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The Stars are Ours (Andre Norton) (Part I)

The Stars are Ours (Andre Norton) (Part I) January 9, 2020

The Stars are Ours was a set of slogans for life in the 1960’s if you wanted to do engineering and not drop out and drop acid. At the very end of the book, the hero looked into the future as heroes of a certain kind of book do:

Dard’s eyes were on the painted cliffs but inwardly he saw beyond—across the wide and waiting land. Alliance with the merpeople—taming of the land—building a new civilization—his breath came faster. Why a lifetime was not going to be time enough to do everything that even he could see had to be done. Could their breed be defeated? He gave his answer to the uncertain future with a single word: “NO!”*

The stars are ours or so the book told me. The title stuck with me more than the story, this book that I read long, long ago as a preteen at childhood’s end.

As some fun Christmas reading, I dug up a copy and realized three things. This is better than average Golden Age science fiction, but that was not saying much. Golden Age science fiction is worse than I recalled. ( What will happen if I take a second look at Isaac Asimov?) Second, secularism has changed from my childhood in two ways that are important to understanding our present. Finally, a woman’s voice matters everywhere. 

The cover was dated when I read it, now it is cringe inducing. Andre Alice Norton was a woman who refused to let men have all the Golden Age nerd fun. You were a fan when you knew Andre Norton had done an Eowyn: she was no man. Her fantasy is better than her science fiction and if you do not over expect, there are good times to be had.

What happened to the old secularism? From Scientism ad Astra to Fearful Fantasy? 

The old secularism in American from (about) 1900 to (about) 1970 was optimistic, humanistic, and scientistic.

Anyone reading science fiction in the Golden Age** got our optimism, humanism, and scientism straight up. In fact, popular secularism was often just a confident scientism challenging us to go to the stars. Golden Age science fiction writers were the prophets of the coming new age of Science. Humans, if they were rational (scientists!), could not be stopped. We had moxie: ad astra.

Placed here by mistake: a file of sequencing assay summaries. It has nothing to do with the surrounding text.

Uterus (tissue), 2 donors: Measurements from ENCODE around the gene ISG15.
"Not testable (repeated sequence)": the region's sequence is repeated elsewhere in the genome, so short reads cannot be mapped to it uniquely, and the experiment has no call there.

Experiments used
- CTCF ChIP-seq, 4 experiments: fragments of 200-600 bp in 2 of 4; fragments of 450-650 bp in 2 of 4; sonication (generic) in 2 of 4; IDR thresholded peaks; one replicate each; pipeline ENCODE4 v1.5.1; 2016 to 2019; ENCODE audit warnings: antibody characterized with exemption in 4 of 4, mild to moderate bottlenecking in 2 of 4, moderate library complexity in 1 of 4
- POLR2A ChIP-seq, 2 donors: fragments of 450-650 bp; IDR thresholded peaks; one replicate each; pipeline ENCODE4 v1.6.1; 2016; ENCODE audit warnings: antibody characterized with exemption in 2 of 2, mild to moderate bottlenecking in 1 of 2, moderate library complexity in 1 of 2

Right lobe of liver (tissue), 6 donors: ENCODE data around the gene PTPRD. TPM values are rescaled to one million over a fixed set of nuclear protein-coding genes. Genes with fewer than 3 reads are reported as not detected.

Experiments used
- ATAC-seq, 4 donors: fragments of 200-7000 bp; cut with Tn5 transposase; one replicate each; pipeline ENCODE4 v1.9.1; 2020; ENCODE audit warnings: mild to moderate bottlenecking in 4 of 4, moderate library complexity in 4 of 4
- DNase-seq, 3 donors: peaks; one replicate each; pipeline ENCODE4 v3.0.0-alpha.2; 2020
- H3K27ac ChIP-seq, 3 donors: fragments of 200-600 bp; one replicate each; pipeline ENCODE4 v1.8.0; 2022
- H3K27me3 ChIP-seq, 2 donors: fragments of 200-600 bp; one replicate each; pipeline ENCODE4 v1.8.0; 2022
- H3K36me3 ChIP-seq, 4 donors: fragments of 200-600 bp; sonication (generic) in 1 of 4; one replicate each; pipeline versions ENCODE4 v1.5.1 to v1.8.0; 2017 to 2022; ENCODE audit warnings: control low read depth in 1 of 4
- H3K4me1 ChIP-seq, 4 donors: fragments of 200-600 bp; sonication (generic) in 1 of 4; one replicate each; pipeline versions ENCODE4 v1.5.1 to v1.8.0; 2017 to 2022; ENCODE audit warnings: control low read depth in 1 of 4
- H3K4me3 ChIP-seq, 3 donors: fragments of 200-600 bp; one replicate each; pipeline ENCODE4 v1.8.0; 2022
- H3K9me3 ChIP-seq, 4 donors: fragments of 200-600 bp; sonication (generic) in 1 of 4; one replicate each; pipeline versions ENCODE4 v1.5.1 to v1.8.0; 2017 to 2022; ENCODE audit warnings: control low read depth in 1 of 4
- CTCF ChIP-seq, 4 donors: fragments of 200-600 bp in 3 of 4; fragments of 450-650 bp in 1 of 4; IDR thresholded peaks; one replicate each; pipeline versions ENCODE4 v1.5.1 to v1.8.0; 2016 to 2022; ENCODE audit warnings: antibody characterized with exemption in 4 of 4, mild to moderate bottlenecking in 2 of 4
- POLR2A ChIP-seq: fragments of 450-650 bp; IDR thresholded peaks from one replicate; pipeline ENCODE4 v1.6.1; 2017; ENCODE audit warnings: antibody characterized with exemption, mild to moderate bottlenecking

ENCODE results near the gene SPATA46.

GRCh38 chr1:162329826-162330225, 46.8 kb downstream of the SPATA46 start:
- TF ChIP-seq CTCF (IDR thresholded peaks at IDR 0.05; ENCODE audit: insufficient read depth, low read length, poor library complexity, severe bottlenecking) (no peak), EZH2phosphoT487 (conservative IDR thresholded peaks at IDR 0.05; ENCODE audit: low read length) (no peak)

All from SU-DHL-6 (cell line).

We actually made it to the moon, but then secularism changed. You can see this in our interest in engineering and NASA. We do not tell tales glorifying engineering feats so much anymore. The stars are ours on handheld devices and not because NASA is going to give us warp drive.

The old secularism saw NASA and said: ad Astra! Reagan was the last President (in tension with his sincere Christian faith) who also knew the lure of the old secularism in his bones. He wanted to go back to the moon and Mars. Star Wars? Of course scientists, American scientists, could give us a defense against Soviet missiles. What disease could they not cure?

To the extent Reagan was a Christian humanist, he picked an enduring tradition; to the extent he was influenced by the old secularism, he was out of date.

Reagan was not perfect, influenced, like all of us, by the popular prejudices of his time. One such prejudice picked up was the old secularism. Like many smart young people, Reagan found science fiction as an intellectual outlet. From his childhood right through his time as governor of California, science was going to produce (in the words of Disneyland’s Tomorrow Land) a “great big beautiful tomorrow” in a continuous carousel of progress.

The echoes of the early science fiction he read were old fashioned and hopelessly dated. He was fortune in his foes as the Soviets also were trapped in a mid-twentieth century scientism even more than Reagan. The President of the United States had his faith to help him. The poor commissars really suspected that (ad Astra!) if the Americans wanted to build “Star Wars” they just might.

Scientism was the Proposed Solution and the Problem 

Sadly, scientism undermined the joint right-left support for science and engineering. By making science the highest good, there was an unchecked aristocracy that could become quite inhuman. Science and mathematics are hard and only an elite can do both at a high level. The training requires an almost monastic discipline and can leave little time for other disciplines.

The rigor is paralleled in the arts and humanities, but the arts and humanities lost social prestige under scientism. Specialization in every field led to a failure for disciplines to listen to each other. Scientism wanted to give “science” the ruling role theology had once held in the university, but science lacked the breadth to fill the role.

The humanities too often responded by becoming soft (not real) sciences or by attacking objective science itself (some forms of postmodernism). The rigors of philosophy, literature, and languages were not science, but they were needful to science.

The old secularism, especially the scientism, alienated people who should have been allies. A Walt Disney was an ally of the old secularism. Later artists, filmmakers, and creatives outside of science, found the old secularism demeaning and incoherent. Engineers build roads and pumped water from the Colorado to Los Angeles in brilliant engineering works, but they could not ground these accomplishments in ethics or an adequately human worldview.

The great big beautiful tomorrow was filing the ocean with plastic.

Part II is here.

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*Andre Norton,  The Stars are Ours, Kindle edition.

**I fell into scientism for a time. The books were “old fashioned” by the time I read them, but I loved them. Star Trek in reruns kept the old secularism going for me.


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